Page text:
4. John Fairfield of Virginia turned down the opportunity to assist in the rescue of enslaved individuals who had been left behind by their families as they made their way north.
  5. He managed to elude capture twice.

End of the Line

Operation of the Underground Railroad came to an end in 1863, during the American Civil War. In actuality, its work was shifted aboveground as part of the Union’s overall campaign against the Confederate States of America. Once again, Harriet Tubman made a crucial contribution by organizing intelligence operations and serving as a commanding officer in Union Army efforts to rescue the liberated enslaved people who had been freed.

MORE INFORMATION CAN BE FOUND AT: Harriet Tubman led a daring Civil War raid after the Underground Railroad was shut down.


Bound for Canaan: The Epic Story of the Underground Railroad is a book about the Underground Railroad. Fergus Bordewich is a Scottish actor. A Biography of Harriet Tubman: The Road to Freedom Catherine Clinton is the first lady of the United States. Who Exactly Was in Charge of the Underground Railroad? ‘Henry Louis Gates’ is a pseudonym for Henry Louis Gates. The Underground Railroad’s History in New York is a little known fact. The Smithsonian Institution’s magazine. The Underground Railroad’s Dangerous Allure is well documented.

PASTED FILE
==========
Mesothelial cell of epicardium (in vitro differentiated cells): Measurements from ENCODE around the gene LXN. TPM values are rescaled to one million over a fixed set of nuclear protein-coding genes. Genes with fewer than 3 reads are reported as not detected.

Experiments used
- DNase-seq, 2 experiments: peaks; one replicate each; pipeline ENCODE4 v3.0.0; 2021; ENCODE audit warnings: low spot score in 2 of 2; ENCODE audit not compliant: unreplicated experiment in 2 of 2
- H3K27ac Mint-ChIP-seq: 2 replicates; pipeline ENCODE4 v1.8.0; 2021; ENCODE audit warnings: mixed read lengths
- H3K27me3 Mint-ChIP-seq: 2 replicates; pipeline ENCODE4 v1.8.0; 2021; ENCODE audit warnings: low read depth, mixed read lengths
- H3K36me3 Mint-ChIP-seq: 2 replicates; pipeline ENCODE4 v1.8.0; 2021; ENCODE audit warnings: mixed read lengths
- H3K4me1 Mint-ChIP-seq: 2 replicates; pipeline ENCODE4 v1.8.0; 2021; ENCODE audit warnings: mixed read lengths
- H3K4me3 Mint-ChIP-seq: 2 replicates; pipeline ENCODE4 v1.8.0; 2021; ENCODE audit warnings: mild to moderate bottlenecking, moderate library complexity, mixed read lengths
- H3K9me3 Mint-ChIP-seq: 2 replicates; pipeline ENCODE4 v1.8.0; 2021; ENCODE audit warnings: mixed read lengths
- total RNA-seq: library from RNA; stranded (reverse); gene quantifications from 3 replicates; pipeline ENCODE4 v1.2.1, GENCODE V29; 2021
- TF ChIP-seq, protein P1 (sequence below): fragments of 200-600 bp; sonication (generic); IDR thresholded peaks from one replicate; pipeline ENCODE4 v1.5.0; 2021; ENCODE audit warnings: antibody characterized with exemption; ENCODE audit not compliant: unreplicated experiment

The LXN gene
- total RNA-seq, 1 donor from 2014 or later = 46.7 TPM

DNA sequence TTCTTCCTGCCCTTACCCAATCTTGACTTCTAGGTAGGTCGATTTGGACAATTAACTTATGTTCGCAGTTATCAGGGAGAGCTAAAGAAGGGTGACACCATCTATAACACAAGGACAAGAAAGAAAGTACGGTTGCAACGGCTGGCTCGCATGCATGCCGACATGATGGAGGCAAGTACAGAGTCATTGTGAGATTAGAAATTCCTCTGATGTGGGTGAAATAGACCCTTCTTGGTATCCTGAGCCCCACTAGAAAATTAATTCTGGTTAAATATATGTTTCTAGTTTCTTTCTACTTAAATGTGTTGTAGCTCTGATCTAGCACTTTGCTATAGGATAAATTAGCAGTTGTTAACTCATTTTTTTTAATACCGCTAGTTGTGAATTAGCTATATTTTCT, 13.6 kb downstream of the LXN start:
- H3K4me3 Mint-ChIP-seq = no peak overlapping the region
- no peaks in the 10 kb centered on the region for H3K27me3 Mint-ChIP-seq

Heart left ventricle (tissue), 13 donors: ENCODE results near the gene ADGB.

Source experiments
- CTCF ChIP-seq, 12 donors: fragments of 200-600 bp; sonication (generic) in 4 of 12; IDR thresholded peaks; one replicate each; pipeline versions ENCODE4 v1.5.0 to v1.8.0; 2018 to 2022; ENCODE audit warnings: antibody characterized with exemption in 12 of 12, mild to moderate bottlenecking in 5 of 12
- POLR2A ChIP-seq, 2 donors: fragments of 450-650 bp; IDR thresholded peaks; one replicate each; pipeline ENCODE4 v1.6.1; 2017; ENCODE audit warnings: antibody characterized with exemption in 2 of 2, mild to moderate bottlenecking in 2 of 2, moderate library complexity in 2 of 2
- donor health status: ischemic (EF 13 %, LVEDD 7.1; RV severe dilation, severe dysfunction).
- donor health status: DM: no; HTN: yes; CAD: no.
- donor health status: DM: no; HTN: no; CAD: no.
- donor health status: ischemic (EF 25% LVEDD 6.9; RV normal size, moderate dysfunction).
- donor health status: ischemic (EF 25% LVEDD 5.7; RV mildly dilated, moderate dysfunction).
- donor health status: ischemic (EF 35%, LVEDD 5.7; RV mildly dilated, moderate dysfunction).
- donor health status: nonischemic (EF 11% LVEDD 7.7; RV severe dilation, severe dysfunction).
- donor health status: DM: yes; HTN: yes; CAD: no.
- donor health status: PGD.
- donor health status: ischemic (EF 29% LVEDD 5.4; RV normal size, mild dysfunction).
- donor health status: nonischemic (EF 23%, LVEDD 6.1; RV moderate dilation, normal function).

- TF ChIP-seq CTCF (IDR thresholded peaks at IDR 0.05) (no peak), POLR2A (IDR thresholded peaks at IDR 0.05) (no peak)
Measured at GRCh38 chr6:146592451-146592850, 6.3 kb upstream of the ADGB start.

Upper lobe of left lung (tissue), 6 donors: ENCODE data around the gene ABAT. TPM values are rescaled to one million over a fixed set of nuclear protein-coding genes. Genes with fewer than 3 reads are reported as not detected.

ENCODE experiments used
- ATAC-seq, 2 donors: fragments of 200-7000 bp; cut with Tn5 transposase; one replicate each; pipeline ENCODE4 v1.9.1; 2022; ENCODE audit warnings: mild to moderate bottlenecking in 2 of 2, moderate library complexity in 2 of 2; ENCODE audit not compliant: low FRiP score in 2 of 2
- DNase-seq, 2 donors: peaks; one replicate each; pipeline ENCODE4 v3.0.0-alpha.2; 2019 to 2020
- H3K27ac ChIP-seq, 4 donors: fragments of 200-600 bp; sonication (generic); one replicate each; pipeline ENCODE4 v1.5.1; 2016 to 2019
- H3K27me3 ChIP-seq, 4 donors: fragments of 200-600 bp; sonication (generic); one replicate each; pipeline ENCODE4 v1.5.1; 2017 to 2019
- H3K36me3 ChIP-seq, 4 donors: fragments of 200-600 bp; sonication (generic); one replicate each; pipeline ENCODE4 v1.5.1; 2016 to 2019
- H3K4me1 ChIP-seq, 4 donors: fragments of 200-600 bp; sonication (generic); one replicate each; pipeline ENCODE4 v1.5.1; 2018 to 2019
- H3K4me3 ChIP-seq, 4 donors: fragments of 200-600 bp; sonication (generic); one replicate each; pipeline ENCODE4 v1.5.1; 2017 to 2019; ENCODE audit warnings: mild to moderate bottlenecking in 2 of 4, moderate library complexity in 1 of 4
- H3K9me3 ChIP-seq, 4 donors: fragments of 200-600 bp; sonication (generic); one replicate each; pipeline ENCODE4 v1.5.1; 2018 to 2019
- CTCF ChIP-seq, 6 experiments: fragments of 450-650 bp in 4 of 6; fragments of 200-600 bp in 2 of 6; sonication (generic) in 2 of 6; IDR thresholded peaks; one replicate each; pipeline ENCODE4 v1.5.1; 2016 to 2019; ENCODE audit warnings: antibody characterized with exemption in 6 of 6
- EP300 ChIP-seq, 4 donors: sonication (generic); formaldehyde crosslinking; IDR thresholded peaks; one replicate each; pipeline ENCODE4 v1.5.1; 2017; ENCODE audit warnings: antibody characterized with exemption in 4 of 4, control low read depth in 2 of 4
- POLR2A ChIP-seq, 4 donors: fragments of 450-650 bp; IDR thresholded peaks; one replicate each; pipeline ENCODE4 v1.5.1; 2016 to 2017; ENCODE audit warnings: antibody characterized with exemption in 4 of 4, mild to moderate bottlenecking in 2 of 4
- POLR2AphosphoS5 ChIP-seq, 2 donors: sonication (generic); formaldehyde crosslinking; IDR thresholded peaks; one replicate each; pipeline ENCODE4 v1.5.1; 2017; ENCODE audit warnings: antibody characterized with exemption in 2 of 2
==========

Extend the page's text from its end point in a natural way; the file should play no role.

Is Amazon’s ‘The Underground Railroad’ Based on a True Story?

It’s only been four years since Barry Jenkins made his mark on Hollywood with the film “Moonlight,” and now he’s making his mark on television with the Amazon series “The Underground Railroad,” which is based on the Pulitzer Prize-winning novel of the same name by Colson Whitehead and directed by Jenkins. Jeff Jenkins directed all ten episodes of the television show, and his work is evident – the episode “The Underground Railroad” is a true masterpiece. It tells the story of Cora (Thuso Mbedu), a young slave who escapes from a plantation in Georgia and embarks on a long and arduous journey across several states while being pursued by a determined slave catcher named Ridgeway (Joel Edgerton).

Because “The Underground Railroad” is set in the antebellum South, you might be wondering if the narrative that inspired the film is based on a true story.